Fine stainless steel mesh screens the weep hole 15mm inside the cavity. The secret is the plastic grate that you see at the front of the High Performance Bushfire Weepa. Under extreme heat attack it resists melting and chars like burnt toast. This fixes the stainless steel mesh screen in place protecting the cavity against ember attack.
How can I retrofit weep holes with metal mesh screening as required by AS3959:2009 BAL 12.5 and above for buildings in bushfire prone areas?
This is a difficult and time consuming job. Weepa has released the Protector Weep Hole Screen for exactly this purpose. It can be easily installed after the house is built and will be suitable for all levels of bushfire protection.
Otherwise you will need to place metal mesh into the weep hole so that it screens the whole aperture. Do not use screwdrivers or other sharp objects as this will puncture or distort the metal mesh. At Weepa we have previously made up a little smooth wooden tool to do this job. It is easy to tear the mesh if the bricks are rough.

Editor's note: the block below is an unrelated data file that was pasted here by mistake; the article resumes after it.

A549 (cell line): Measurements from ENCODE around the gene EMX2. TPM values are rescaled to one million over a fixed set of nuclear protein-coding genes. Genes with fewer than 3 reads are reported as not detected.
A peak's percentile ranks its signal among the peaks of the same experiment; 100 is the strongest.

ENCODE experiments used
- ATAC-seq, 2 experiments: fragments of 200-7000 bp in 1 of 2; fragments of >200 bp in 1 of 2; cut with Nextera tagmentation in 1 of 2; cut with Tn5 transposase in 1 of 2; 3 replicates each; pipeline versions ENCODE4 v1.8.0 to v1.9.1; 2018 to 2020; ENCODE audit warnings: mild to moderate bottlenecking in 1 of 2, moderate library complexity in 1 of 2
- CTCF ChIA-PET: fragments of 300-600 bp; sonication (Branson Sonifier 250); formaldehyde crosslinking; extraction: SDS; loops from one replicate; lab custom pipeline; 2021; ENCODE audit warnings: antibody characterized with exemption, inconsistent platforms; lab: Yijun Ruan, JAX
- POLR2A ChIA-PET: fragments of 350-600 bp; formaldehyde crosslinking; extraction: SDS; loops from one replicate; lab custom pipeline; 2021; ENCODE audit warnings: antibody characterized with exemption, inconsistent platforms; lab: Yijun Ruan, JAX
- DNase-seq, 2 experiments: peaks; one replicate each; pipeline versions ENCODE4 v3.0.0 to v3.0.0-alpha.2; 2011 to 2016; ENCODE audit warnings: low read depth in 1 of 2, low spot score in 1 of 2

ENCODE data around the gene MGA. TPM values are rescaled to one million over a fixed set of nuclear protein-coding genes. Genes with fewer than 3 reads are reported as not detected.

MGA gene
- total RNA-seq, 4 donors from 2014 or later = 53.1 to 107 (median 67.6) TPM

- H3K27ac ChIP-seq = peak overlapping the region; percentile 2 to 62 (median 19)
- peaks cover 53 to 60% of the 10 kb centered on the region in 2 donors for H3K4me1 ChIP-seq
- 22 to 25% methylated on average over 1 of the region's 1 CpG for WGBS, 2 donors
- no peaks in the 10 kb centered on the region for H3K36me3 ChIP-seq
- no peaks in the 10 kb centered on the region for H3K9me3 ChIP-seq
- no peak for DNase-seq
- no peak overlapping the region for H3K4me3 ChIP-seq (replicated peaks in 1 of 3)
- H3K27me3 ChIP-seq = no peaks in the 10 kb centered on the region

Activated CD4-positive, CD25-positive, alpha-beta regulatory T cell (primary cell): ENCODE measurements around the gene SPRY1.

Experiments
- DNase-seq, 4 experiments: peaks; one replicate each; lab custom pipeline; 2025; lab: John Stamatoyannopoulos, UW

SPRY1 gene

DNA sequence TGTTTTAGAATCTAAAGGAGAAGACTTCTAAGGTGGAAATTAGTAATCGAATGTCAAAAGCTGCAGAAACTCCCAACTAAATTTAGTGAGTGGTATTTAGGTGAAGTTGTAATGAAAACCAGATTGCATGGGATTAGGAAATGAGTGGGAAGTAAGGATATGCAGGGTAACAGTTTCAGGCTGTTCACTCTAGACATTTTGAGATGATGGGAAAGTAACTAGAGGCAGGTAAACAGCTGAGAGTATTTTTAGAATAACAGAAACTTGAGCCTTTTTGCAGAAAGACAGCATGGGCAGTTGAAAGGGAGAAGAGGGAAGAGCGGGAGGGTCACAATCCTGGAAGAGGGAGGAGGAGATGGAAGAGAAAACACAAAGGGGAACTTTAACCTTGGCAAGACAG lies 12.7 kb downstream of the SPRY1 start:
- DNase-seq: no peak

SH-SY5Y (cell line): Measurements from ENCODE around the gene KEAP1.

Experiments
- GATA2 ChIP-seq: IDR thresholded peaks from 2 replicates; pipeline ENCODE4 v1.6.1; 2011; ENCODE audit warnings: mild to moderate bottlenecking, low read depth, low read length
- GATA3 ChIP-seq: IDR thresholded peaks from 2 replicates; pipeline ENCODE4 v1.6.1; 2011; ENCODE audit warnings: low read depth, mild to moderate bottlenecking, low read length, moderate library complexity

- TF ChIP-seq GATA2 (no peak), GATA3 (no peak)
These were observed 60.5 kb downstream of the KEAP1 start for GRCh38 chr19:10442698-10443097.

Please feel free to call our office if you need more information or a sample or two to experiment with.
Can the fine stainless steel mesh in the High Performance Weepa stop termites entering the wall cavity through weepholes?
The fine stainless steel mesh has an aperture of 0.415 which is smaller than any termite. However, no weep hole cover or guard, plastic or metal, can protect your house against termites as there are inevitably tiny cracks in the mortar around the bricks which are large enough for these determined creatures. To be safe you must use the usual termite prevention procedures, get regular professional inspections and keep vegetable matter and timber away from brick walls so the weep holes are not bridged.
My house is already built. Can I retrofit your weep hole formers for vermin exclusion?
Weepa has a range of products, some of which are only suitable for installation during construction and others that can be retrofitted to your house after construction.